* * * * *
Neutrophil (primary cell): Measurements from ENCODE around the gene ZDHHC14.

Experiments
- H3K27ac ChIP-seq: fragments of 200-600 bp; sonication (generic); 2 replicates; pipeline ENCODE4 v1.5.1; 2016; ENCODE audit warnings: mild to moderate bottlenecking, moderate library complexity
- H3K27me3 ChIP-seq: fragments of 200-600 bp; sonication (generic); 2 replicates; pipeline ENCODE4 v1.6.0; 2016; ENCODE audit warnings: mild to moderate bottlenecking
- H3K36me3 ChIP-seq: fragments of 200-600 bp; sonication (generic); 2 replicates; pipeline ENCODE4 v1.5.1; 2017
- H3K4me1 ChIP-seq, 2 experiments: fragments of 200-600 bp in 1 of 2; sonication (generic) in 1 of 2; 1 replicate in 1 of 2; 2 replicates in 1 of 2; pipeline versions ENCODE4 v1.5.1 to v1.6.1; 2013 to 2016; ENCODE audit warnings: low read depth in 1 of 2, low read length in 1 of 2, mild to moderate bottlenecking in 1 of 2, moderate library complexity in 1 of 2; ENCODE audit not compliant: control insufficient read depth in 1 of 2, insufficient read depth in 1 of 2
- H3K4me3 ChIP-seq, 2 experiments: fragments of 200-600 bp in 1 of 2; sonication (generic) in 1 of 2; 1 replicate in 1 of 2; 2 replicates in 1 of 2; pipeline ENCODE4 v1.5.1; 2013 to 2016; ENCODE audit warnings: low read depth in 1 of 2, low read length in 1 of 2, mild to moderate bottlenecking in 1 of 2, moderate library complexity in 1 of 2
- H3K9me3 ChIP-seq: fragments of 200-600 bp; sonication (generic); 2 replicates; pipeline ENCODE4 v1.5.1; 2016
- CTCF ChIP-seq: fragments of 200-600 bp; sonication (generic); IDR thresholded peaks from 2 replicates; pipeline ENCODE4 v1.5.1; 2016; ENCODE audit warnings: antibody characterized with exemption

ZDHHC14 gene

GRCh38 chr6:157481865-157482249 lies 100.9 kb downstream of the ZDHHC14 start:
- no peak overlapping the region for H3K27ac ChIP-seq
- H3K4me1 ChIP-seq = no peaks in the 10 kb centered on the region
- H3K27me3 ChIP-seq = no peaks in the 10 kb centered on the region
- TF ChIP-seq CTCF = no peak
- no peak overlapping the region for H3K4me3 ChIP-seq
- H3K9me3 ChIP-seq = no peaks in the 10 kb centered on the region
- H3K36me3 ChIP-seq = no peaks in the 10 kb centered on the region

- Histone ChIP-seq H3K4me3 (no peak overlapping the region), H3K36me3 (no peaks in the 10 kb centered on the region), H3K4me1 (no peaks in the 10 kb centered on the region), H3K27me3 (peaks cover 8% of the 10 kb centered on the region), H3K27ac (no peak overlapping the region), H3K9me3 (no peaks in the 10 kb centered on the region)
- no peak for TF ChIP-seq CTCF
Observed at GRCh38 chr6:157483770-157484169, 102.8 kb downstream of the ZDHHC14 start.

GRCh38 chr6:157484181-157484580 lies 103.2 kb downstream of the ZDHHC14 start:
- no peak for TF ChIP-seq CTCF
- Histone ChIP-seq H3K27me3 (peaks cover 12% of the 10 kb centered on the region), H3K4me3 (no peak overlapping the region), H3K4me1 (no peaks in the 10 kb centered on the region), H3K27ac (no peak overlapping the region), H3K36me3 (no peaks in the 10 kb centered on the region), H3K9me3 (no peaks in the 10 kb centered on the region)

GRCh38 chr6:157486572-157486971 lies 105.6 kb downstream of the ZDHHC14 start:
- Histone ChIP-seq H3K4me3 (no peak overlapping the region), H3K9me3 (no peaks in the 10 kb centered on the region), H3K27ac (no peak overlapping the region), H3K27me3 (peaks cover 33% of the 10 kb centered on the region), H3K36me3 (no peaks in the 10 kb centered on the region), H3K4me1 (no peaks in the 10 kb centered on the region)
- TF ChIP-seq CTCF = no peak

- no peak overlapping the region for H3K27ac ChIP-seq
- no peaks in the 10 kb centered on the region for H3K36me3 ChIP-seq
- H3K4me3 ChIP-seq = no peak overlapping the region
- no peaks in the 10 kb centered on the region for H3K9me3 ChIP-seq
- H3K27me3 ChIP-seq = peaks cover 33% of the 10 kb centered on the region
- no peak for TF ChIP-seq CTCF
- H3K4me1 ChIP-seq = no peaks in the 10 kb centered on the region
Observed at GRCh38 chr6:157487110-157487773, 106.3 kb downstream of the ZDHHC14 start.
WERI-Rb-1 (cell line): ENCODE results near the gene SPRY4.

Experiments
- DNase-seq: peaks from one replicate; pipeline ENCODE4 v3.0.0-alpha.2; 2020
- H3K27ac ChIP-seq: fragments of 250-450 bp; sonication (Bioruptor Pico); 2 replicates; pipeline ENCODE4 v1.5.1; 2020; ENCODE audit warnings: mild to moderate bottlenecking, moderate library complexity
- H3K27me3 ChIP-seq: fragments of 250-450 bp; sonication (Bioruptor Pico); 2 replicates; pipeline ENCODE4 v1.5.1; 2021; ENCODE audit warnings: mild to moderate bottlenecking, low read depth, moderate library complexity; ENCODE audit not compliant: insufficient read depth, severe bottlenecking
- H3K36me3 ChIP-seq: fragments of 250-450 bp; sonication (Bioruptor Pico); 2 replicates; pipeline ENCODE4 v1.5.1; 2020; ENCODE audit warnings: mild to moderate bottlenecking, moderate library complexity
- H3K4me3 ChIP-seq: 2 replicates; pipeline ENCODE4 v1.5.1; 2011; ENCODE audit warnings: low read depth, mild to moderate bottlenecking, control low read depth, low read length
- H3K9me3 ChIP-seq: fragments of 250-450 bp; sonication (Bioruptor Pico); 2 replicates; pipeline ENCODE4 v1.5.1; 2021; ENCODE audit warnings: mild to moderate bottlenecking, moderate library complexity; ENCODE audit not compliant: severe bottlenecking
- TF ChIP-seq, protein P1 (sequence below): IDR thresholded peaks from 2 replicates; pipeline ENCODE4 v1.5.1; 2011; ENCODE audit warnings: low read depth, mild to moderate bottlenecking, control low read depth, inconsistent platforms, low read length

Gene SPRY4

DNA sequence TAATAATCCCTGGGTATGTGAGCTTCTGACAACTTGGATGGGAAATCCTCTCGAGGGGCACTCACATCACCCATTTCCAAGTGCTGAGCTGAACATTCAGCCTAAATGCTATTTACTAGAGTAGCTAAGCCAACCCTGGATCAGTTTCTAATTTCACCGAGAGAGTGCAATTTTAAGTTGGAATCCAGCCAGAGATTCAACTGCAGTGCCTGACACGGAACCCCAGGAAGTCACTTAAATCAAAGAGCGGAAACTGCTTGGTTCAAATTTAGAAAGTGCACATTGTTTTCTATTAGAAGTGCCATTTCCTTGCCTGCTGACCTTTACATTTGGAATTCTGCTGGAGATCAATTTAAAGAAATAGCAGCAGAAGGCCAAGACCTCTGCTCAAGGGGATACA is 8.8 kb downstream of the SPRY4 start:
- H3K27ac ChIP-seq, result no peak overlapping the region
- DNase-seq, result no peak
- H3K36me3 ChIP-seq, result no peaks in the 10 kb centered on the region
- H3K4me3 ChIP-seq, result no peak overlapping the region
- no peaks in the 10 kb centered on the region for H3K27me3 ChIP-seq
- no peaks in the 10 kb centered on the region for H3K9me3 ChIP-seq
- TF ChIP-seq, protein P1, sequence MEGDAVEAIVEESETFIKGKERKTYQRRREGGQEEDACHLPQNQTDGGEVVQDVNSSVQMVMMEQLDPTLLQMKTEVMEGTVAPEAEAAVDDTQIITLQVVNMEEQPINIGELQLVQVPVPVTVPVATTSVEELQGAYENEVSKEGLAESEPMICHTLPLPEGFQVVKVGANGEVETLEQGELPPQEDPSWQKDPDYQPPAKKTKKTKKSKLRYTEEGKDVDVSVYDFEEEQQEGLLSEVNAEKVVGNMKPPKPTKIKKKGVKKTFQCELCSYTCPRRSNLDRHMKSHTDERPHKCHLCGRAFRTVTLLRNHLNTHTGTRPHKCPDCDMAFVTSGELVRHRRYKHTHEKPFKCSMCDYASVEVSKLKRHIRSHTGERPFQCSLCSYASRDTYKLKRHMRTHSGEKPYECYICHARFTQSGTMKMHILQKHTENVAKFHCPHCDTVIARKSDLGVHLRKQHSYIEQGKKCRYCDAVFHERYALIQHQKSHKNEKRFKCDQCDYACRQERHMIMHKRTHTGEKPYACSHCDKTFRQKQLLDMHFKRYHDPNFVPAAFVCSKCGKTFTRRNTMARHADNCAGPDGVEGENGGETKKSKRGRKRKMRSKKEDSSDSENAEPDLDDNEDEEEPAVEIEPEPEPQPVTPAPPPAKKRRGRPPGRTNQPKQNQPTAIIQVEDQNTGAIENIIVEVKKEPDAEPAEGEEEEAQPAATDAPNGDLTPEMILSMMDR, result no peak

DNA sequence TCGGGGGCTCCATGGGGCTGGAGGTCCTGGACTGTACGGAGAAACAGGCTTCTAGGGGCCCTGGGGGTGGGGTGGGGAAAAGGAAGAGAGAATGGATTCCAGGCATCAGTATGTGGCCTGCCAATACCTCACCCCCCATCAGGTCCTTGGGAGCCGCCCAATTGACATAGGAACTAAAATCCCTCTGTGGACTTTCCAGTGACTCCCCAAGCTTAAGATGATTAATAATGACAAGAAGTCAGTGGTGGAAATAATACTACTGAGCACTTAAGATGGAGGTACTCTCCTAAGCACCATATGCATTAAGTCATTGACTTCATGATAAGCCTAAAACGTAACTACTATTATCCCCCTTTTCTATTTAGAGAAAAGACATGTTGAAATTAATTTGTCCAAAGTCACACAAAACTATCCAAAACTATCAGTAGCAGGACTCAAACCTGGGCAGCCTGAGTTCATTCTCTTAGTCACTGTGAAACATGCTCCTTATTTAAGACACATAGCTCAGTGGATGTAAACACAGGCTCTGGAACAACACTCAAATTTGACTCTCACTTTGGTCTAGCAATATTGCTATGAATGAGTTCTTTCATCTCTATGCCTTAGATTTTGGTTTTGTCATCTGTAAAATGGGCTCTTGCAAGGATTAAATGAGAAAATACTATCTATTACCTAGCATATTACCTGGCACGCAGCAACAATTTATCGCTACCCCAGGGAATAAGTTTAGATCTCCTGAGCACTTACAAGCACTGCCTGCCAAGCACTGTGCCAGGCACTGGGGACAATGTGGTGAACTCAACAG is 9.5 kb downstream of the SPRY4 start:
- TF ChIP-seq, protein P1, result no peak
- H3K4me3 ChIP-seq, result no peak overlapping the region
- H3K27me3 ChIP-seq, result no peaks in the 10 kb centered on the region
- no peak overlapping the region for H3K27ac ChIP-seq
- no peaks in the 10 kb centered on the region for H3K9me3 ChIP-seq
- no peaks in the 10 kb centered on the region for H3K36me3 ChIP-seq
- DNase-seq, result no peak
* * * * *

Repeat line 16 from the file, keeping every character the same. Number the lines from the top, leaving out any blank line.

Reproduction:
- no peak overlapping the region for H3K4me3 ChIP-seq